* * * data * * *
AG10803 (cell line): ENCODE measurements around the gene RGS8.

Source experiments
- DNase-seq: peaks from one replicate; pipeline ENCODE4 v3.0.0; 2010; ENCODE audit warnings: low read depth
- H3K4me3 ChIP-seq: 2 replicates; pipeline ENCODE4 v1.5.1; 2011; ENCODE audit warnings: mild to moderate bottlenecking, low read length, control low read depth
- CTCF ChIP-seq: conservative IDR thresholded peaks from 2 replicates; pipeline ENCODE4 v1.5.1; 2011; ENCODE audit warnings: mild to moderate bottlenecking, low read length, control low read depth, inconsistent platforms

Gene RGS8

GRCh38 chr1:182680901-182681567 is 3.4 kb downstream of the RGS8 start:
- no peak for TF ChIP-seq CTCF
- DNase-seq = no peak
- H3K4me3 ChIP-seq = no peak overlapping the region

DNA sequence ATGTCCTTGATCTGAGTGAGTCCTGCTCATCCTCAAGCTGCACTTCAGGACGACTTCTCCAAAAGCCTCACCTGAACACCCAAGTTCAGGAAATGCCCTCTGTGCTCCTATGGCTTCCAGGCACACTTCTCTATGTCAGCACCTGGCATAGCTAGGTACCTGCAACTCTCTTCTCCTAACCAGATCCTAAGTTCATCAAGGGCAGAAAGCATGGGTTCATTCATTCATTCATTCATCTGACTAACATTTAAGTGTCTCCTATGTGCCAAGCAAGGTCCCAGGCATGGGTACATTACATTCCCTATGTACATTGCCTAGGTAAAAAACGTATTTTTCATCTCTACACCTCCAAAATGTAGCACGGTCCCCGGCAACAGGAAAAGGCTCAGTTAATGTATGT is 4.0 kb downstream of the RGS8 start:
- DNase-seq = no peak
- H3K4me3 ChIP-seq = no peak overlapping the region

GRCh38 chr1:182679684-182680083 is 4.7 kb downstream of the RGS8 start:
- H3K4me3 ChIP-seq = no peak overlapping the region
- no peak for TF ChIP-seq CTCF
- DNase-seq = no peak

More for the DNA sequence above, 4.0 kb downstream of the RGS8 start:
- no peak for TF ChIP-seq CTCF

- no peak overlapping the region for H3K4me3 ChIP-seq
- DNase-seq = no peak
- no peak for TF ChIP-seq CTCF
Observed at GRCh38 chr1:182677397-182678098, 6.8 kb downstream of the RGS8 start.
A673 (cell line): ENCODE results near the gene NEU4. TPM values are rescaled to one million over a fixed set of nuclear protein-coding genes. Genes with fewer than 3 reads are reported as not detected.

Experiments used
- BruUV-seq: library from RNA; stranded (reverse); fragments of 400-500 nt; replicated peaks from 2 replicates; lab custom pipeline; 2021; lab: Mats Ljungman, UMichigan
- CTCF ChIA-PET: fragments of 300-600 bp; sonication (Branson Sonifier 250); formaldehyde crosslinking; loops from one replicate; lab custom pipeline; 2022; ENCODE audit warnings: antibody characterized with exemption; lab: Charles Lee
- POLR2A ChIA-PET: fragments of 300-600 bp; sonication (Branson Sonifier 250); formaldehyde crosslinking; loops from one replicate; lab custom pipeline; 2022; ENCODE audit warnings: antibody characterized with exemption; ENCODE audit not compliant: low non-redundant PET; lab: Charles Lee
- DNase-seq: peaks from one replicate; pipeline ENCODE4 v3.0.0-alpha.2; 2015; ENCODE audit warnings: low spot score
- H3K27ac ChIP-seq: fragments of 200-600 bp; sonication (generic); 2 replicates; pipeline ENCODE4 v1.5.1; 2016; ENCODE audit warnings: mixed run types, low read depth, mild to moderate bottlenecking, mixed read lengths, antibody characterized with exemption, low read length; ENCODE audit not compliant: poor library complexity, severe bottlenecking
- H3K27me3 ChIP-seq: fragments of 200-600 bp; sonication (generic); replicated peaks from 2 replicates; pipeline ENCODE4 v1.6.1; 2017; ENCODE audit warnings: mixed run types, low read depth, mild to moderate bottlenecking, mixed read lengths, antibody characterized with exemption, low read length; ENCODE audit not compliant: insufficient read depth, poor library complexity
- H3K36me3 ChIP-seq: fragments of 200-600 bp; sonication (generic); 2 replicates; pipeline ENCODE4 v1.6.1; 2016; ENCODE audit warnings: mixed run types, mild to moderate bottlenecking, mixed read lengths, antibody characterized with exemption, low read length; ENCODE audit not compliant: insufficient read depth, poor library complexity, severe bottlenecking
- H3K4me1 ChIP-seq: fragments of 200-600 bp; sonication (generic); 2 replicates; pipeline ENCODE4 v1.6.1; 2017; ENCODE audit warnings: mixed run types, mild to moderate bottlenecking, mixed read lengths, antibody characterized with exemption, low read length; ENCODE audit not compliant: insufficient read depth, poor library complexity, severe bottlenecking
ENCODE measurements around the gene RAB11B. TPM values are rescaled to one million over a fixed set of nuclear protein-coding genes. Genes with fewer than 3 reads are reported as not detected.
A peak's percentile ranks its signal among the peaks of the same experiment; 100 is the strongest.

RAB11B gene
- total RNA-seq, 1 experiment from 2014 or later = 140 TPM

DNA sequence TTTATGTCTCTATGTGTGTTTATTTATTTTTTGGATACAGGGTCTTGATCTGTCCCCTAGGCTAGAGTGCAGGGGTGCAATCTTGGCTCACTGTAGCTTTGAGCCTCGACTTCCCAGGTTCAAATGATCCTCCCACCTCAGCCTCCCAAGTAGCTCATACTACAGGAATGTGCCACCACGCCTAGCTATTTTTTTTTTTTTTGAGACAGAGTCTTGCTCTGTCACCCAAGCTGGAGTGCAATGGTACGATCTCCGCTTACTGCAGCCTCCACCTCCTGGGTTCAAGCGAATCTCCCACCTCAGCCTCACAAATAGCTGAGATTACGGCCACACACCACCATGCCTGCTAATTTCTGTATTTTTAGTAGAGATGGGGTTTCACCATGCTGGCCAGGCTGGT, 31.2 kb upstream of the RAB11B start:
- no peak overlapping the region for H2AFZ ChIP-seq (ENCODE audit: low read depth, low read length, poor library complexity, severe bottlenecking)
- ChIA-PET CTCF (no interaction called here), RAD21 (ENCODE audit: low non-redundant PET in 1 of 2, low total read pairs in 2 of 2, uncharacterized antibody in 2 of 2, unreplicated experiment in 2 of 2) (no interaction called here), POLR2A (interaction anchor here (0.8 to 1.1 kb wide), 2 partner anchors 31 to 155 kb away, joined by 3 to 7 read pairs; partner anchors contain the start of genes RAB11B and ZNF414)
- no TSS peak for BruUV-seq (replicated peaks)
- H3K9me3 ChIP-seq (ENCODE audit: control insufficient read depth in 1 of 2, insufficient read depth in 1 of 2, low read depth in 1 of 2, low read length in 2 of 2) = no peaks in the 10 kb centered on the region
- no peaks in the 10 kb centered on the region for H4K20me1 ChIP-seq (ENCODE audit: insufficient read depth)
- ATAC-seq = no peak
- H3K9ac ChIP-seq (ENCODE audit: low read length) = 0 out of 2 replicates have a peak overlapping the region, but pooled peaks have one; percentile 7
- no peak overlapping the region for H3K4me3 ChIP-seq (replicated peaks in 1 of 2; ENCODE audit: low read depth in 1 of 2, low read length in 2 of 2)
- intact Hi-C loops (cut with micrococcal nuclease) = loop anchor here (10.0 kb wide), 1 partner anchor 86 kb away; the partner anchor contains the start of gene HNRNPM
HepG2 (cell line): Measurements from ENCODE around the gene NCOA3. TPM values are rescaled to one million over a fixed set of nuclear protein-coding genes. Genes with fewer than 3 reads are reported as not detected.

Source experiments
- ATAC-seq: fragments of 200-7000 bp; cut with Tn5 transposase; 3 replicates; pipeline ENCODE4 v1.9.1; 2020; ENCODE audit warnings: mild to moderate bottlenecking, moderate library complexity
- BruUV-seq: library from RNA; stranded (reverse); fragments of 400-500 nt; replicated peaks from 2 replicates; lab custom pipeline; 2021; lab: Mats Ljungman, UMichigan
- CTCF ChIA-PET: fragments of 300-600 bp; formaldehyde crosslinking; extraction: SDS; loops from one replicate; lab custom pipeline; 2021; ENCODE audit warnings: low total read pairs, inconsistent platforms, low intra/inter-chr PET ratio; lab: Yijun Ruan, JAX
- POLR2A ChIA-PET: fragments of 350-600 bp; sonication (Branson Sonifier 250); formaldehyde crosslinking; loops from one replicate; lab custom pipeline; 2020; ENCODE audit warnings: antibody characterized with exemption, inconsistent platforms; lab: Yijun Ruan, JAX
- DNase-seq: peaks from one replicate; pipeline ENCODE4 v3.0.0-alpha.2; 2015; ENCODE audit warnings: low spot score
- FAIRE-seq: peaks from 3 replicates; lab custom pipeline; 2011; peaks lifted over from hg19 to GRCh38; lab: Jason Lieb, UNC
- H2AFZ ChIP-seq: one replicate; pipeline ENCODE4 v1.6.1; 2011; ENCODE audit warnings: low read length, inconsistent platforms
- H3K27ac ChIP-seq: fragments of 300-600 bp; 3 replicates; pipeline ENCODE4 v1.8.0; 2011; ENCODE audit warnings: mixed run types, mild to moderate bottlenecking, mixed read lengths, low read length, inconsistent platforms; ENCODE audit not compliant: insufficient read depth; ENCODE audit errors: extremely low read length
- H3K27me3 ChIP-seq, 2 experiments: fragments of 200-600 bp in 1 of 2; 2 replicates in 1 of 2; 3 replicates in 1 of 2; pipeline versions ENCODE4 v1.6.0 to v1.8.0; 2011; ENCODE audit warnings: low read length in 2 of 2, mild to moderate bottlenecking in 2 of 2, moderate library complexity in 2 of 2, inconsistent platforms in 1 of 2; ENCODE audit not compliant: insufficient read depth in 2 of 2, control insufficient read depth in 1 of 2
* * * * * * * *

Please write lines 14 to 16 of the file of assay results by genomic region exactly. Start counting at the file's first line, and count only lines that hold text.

GRCh38 chr1:182679684-182680083 is 4.7 kb downstream of the RGS8 start:
- H3K4me3 ChIP-seq = no peak overlapping the region
- no peak for TF ChIP-seq CTCF